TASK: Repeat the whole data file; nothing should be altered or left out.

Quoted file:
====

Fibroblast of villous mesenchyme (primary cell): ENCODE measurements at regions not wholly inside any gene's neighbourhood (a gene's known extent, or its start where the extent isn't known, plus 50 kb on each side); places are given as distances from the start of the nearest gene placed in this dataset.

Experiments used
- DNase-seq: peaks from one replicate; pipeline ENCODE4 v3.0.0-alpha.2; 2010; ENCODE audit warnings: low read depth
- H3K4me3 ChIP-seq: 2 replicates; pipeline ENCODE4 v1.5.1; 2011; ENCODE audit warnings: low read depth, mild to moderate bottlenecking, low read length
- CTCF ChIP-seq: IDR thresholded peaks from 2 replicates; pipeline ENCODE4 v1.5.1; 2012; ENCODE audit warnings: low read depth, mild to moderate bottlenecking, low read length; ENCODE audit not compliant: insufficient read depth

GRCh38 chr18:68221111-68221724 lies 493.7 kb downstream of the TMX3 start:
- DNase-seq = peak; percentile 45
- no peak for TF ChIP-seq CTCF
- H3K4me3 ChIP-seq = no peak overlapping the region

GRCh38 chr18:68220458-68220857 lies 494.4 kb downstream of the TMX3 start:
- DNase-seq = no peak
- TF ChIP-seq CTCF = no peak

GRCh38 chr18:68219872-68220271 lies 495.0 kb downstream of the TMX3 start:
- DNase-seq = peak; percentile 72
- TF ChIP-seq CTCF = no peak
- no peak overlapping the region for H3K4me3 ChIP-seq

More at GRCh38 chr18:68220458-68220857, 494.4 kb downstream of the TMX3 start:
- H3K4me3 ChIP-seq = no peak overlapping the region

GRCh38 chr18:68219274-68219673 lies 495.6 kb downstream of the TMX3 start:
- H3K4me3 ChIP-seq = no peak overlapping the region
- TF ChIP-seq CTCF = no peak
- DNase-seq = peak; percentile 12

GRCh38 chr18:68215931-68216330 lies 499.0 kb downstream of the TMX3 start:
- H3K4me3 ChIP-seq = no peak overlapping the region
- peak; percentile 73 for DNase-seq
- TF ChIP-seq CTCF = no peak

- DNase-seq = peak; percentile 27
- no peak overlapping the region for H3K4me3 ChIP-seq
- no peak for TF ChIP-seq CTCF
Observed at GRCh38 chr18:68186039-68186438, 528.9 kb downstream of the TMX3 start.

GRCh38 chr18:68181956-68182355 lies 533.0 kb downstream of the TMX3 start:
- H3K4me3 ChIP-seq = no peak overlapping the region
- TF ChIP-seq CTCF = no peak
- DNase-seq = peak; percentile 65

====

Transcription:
Fibroblast of villous mesenchyme (primary cell): ENCODE measurements at regions not wholly inside any gene's neighbourhood (a gene's known extent, or its start where the extent isn't known, plus 50 kb on each side); places are given as distances from the start of the nearest gene placed in this dataset.

Experiments used
- DNase-seq: peaks from one replicate; pipeline ENCODE4 v3.0.0-alpha.2; 2010; ENCODE audit warnings: low read depth
- H3K4me3 ChIP-seq: 2 replicates; pipeline ENCODE4 v1.5.1; 2011; ENCODE audit warnings: low read depth, mild to moderate bottlenecking, low read length
- CTCF ChIP-seq: IDR thresholded peaks from 2 replicates; pipeline ENCODE4 v1.5.1; 2012; ENCODE audit warnings: low read depth, mild to moderate bottlenecking, low read length; ENCODE audit not compliant: insufficient read depth

GRCh38 chr18:68221111-68221724 lies 493.7 kb downstream of the TMX3 start:
- DNase-seq = peak; percentile 45
- no peak for TF ChIP-seq CTCF
- H3K4me3 ChIP-seq = no peak overlapping the region

GRCh38 chr18:68220458-68220857 lies 494.4 kb downstream of the TMX3 start:
- DNase-seq = no peak
- TF ChIP-seq CTCF = no peak

GRCh38 chr18:68219872-68220271 lies 495.0 kb downstream of the TMX3 start:
- DNase-seq = peak; percentile 72
- TF ChIP-seq CTCF = no peak
- no peak overlapping the region for H3K4me3 ChIP-seq

More at GRCh38 chr18:68220458-68220857, 494.4 kb downstream of the TMX3 start:
- H3K4me3 ChIP-seq = no peak overlapping the region

GRCh38 chr18:68219274-68219673 lies 495.6 kb downstream of the TMX3 start:
- H3K4me3 ChIP-seq = no peak overlapping the region
- TF ChIP-seq CTCF = no peak
- DNase-seq = peak; percentile 12

GRCh38 chr18:68215931-68216330 lies 499.0 kb downstream of the TMX3 start:
- H3K4me3 ChIP-seq = no peak overlapping the region
- peak; percentile 73 for DNase-seq
- TF ChIP-seq CTCF = no peak

- DNase-seq = peak; percentile 27
- no peak overlapping the region for H3K4me3 ChIP-seq
- no peak for TF ChIP-seq CTCF
Observed at GRCh38 chr18:68186039-68186438, 528.9 kb downstream of the TMX3 start.

GRCh38 chr18:68181956-68182355 lies 533.0 kb downstream of the TMX3 start:
- H3K4me3 ChIP-seq = no peak overlapping the region
- TF ChIP-seq CTCF = no peak
- DNase-seq = peak; percentile 65